A New Year’s Resolution: Be More Selfish

December 30th, 2014

Take timefor yourself!After the season of gifts, encompassing thoughtfulness and emptying your wallet on behalf of others, I encourage you to think about your resolutions in a new way: selfishness. Of course, this is tongue and cheek, but how will we ever accomplish our resolutions without dedicated “me-time?”

Here are a few ways Cecil County Public Library can connect you to resources to accomplish your goals:

Spend More Time with Family

CCPL has many family programs – from “Storytime Yoga” in Elkton to family movie nights in Perryville and stargazing in Chesapeake City. If the program times don’t suit your schedule, families are welcome to gather in our children’s spaces to read and play together. With the wide array of books and movies available in the branches and streaming content from Hoopla, family movie night at home is a snap! Be sure to subscribe to our newsletter, the Link and always have our newsletter and upcoming events on your device.

Learn Something New

Starting in January, we will feature a new series called, “Pinteresting Programs.” Starting with an introduction to Pinterest itself, this series covers diverse topics from ballroom dancing, to upcycling to yoga. These programs will inspire creativity and promote a healthy lifestyle. Once a class is finished, check-out related resources to take you to the next level.

Do you prefer “armchair” hobby exploration? With our Zinio collection of digital magazines, you can explore birdwatching to cooking, woodworking to photography, hockey to gardening!

Upskill Your Talents

Along the lines of learning something new – have you looked at the topics in the “Gale Online Courses” section of CCPL’s website? From project management to accounting and finance, many of the free, six-week courses will “upskill” your talents in the workplace. Perhaps you’re interested in a new career? Check out “Start Your Own Business” or “Explore a Career in Medical Coding.”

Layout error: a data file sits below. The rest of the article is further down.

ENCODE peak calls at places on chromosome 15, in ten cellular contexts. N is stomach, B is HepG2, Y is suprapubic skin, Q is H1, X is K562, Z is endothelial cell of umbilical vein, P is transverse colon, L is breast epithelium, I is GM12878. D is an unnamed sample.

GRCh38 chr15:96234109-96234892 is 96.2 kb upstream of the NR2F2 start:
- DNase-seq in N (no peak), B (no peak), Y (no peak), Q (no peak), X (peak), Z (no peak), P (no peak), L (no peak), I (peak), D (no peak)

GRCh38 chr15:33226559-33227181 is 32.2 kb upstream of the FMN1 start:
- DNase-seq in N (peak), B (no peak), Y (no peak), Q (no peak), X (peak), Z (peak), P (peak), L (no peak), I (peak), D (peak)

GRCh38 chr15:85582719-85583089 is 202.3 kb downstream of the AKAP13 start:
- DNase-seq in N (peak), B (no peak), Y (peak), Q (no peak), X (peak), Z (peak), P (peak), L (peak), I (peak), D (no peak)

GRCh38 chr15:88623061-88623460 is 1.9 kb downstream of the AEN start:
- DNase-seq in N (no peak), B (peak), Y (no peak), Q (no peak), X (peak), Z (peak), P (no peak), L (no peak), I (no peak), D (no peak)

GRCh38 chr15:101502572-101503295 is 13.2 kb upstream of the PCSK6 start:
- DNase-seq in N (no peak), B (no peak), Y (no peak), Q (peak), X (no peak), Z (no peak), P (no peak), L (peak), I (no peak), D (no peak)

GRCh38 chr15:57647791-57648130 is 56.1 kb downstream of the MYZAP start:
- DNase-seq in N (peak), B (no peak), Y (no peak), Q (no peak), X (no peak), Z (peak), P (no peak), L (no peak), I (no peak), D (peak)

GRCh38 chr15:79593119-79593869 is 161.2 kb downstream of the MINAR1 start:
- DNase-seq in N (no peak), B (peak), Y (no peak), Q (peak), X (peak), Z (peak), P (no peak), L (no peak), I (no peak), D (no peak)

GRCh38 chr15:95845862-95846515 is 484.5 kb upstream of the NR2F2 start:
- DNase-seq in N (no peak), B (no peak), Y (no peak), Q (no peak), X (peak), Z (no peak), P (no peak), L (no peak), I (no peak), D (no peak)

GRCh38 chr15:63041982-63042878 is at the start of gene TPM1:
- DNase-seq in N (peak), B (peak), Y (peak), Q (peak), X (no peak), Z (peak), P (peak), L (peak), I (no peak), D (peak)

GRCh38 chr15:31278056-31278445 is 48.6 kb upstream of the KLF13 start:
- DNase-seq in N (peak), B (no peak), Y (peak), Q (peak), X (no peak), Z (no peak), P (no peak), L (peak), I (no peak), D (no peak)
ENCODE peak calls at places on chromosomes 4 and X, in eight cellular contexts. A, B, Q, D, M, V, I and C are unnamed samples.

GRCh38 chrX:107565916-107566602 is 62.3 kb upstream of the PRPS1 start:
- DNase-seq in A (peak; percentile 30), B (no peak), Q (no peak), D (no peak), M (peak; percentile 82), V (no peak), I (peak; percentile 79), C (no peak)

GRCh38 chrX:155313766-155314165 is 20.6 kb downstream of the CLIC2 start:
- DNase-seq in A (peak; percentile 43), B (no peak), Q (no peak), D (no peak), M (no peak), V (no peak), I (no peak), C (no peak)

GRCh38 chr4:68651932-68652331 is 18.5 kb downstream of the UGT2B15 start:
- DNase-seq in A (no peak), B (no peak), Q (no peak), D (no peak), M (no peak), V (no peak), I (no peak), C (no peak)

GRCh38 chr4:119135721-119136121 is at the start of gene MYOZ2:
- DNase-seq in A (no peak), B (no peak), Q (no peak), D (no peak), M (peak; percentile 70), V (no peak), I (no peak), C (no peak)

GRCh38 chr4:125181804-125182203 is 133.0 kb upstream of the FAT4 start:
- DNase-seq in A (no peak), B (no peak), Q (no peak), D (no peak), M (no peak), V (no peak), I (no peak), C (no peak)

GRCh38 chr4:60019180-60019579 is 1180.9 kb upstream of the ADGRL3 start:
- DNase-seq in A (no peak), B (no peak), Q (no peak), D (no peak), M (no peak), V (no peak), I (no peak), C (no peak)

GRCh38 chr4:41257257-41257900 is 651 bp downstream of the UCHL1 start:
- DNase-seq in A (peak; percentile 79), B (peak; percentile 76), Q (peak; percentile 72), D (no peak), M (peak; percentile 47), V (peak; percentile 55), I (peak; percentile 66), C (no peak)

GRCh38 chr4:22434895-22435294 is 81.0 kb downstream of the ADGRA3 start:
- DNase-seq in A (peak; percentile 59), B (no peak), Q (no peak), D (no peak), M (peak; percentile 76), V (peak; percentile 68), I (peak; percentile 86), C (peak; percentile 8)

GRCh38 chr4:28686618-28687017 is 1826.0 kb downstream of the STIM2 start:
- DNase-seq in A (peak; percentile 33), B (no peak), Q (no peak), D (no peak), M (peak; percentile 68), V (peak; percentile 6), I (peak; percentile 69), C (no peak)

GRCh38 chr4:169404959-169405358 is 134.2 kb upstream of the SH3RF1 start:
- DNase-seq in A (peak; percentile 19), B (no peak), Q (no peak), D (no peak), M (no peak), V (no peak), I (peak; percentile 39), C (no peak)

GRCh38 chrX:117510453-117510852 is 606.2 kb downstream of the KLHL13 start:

For some serious “self-time” why not register for an online “Certificate in Meditation” or “Individual Excellence?”

Mastering Technology

Whether you’ve received a new device or you’re struggling to maximize the usefulness of the one you already own, your professional librarians are available to connect you to tips and tools for your particular needs. Visit the Devices and Downloads section of our website for details. Do you still have questions and need to start with the basics? Make an appointment with a Computer Tutor at the Cecilton, Chesapeake City or Rising Sun Branches. You will receive 30 minutes of personalized computer instruction on a topic of your choice and a time convenient to your schedule. Perryville Branch offers 60-minute sessions on a variety of computer topics.

Follow Your Dreams

Have you been thinking about starting your own business, but don’t know where to begin? Visit the Small Business Information Center section of our website for the Keys to Starting a Business in Cecil County, business plan help and a list of upcoming small business classes. Are you ready to take the next step? Make an appointment with our professional small business librarian, who will review your ideas, answer questions and connect you with resources and research.

These are just a few resolution ideas but the doors to opportunity and exploration are always open at CCPL.

How will you take time for yourself to accomplish your goals in 2015?